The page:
On Jan. 31, the Hall of Fame will wish Happy Birthday to three of our own. 

Ernie Banks will turn 79. Although his beloved Cubbies, a perennial second-division team during his tenure there, never made it to the World Series, it was not because of Mr. Cub, who did everything he could year after year to try to get them there. A 12-time All-Star and two-time NL MVP, Banks hit more than 500 home runs and drove in more than 1,600 runs in his 19 seasons playing first base and shortstop with Chicago’s North-Siders.

01-29-10-Berowski_BanksRyanRobinson.jpgAlso celebrating his birthday is the all-time Major League strikeout king, and current president of the Texas Rangers, Nolan Ryan. The Ryan Express will celebrate his 63rd birthday. Although his birthday is officially January 31, Ryan seems to have received an early birthday present when his ownership group was recently selected to purchase his home state’s AL franchise, the Texas Rangers.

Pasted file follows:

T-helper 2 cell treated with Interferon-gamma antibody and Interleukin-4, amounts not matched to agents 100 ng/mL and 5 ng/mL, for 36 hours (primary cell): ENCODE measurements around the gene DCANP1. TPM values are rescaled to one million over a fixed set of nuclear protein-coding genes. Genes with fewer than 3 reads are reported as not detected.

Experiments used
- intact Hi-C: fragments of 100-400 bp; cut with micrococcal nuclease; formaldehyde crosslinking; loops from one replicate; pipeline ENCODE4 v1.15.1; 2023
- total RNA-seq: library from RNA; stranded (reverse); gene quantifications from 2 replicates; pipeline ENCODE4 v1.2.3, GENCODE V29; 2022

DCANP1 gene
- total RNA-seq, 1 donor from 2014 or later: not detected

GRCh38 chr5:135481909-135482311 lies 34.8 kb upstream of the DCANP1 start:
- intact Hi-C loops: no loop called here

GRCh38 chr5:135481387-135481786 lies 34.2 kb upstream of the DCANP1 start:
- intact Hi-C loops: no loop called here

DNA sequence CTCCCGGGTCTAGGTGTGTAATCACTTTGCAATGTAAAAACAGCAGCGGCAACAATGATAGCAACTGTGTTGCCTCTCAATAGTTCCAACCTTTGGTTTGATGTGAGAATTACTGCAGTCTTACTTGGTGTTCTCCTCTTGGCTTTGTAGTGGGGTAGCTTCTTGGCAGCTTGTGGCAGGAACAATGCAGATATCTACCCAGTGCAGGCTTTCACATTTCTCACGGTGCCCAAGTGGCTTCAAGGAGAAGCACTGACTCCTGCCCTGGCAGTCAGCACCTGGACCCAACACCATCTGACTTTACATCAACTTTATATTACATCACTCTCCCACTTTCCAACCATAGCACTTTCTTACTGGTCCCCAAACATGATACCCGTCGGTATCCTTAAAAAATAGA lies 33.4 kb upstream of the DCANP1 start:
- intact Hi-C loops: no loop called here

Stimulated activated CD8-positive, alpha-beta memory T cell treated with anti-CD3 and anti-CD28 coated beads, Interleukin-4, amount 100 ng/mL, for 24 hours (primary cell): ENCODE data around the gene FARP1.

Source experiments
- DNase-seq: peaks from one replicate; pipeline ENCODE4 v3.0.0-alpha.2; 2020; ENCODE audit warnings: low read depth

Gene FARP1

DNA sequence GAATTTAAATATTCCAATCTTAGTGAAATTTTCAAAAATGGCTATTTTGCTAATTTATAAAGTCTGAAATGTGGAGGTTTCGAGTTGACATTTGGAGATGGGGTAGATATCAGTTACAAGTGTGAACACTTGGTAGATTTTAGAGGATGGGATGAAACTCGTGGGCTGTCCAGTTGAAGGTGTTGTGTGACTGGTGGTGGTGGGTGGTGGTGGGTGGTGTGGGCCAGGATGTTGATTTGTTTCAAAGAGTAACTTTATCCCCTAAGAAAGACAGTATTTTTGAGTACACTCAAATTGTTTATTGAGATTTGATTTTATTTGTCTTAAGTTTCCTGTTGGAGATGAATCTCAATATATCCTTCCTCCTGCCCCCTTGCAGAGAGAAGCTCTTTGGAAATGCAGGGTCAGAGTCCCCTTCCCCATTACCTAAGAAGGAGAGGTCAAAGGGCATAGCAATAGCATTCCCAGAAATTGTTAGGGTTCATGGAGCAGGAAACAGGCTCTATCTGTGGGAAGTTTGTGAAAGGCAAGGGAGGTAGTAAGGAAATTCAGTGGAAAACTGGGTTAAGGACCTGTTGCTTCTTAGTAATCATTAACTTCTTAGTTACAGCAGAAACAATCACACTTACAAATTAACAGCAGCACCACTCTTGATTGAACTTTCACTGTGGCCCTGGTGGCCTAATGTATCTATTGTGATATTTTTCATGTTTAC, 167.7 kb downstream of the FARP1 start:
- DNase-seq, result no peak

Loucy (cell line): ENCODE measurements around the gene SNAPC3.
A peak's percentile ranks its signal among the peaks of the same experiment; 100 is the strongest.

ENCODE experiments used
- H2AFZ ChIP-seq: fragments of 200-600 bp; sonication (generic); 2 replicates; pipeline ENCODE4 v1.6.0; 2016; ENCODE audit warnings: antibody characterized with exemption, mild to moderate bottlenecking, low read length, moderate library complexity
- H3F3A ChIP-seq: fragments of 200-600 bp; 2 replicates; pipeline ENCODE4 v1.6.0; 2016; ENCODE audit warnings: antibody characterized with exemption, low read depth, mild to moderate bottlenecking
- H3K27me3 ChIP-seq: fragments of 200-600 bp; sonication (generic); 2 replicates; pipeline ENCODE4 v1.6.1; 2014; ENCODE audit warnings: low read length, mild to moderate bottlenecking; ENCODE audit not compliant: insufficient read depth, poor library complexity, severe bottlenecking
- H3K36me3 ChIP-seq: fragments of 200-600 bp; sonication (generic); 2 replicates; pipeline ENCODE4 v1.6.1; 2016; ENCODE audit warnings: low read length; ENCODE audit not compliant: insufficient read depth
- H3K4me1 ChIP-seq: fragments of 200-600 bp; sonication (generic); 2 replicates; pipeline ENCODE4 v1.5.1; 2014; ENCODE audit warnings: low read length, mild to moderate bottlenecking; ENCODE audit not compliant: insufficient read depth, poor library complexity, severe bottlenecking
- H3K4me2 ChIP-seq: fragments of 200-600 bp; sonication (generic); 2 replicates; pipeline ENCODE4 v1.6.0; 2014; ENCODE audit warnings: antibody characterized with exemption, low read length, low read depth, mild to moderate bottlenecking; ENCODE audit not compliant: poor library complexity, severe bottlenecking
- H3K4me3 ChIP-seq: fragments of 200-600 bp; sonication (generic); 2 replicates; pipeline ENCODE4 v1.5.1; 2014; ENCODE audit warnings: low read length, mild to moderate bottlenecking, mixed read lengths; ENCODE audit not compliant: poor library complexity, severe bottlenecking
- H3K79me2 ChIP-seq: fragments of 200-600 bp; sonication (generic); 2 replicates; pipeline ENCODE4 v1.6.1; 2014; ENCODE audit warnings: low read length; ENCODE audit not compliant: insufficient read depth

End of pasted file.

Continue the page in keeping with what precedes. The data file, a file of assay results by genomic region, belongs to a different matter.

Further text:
Rounding out the trio of birthday boys is Jackie Robinson. The only man with his uniform number retired across Major League Baseball, Robinson broke baseball’s color barrier in 1947. Although he passed away in 1972, Jackie Robinson will be remembered by many on what would have been his 91st birthday.

There are 292 Hall of Famers and 365 days in a calendar year, yet there are more than a dozen dates on the calendar that celebrate the birthday of three Hall of Famers. In fact, May 14 is the day of the year with the most Hall of Famer birthdays: Ed Walsh, Earle Combs, Tony Perez, JL Wilkinson and Alex Pompez. 

October is the month that has the most Hall of Famer birthdays – 36. And three Hall of Famers passed away on their birthday – Joe Tinker, Gabby Hartnett and Bucky Harris. 

A pair of baseball’s former home run kings will have the anniversaries of their births marked next week. Hank Aaron will turn 76 Feb, 5, and Feb. 6 will mark 115th anniversary of Babe Ruth’s birth.

Freddy Berowski is a library associate at the National Baseball Hall of Fame and Museum.

Big stars — and a little fun